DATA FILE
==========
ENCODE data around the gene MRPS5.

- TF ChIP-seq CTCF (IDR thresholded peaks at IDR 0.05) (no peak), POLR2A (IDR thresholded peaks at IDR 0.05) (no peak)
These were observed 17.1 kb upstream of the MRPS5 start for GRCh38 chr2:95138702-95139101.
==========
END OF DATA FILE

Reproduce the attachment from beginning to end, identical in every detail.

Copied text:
ENCODE data around the gene MRPS5.

- TF ChIP-seq CTCF (IDR thresholded peaks at IDR 0.05) (no peak), POLR2A (IDR thresholded peaks at IDR 0.05) (no peak)
These were observed 17.1 kb upstream of the MRPS5 start for GRCh38 chr2:95138702-95139101.